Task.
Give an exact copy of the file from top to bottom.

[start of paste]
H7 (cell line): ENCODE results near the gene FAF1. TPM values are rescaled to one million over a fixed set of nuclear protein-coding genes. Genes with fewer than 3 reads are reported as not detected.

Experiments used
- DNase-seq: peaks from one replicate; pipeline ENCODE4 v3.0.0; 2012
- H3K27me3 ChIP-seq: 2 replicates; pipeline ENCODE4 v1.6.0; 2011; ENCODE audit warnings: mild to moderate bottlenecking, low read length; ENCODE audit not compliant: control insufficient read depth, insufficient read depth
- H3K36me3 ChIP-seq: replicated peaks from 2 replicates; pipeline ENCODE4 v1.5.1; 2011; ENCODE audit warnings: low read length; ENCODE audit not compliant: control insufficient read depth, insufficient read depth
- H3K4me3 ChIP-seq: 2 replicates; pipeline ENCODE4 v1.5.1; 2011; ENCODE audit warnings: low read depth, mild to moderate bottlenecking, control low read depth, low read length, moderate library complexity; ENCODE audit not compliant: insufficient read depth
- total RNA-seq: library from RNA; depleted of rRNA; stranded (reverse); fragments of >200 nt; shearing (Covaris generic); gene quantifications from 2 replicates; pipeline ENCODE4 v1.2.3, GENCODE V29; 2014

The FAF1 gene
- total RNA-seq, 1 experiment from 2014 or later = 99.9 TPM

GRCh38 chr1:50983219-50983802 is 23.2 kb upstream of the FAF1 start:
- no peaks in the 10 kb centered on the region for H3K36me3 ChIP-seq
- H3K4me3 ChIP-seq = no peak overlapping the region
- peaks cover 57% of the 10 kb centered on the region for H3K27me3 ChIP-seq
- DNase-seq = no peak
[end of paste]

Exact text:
H7 (cell line): ENCODE results near the gene FAF1. TPM values are rescaled to one million over a fixed set of nuclear protein-coding genes. Genes with fewer than 3 reads are reported as not detected.

Experiments used
- DNase-seq: peaks from one replicate; pipeline ENCODE4 v3.0.0; 2012
- H3K27me3 ChIP-seq: 2 replicates; pipeline ENCODE4 v1.6.0; 2011; ENCODE audit warnings: mild to moderate bottlenecking, low read length; ENCODE audit not compliant: control insufficient read depth, insufficient read depth
- H3K36me3 ChIP-seq: replicated peaks from 2 replicates; pipeline ENCODE4 v1.5.1; 2011; ENCODE audit warnings: low read length; ENCODE audit not compliant: control insufficient read depth, insufficient read depth
- H3K4me3 ChIP-seq: 2 replicates; pipeline ENCODE4 v1.5.1; 2011; ENCODE audit warnings: low read depth, mild to moderate bottlenecking, control low read depth, low read length, moderate library complexity; ENCODE audit not compliant: insufficient read depth
- total RNA-seq: library from RNA; depleted of rRNA; stranded (reverse); fragments of >200 nt; shearing (Covaris generic); gene quantifications from 2 replicates; pipeline ENCODE4 v1.2.3, GENCODE V29; 2014

The FAF1 gene
- total RNA-seq, 1 experiment from 2014 or later = 99.9 TPM

GRCh38 chr1:50983219-50983802 is 23.2 kb upstream of the FAF1 start:
- no peaks in the 10 kb centered on the region for H3K36me3 ChIP-seq
- H3K4me3 ChIP-seq = no peak overlapping the region
- peaks cover 57% of the 10 kb centered on the region for H3K27me3 ChIP-seq
- DNase-seq = no peak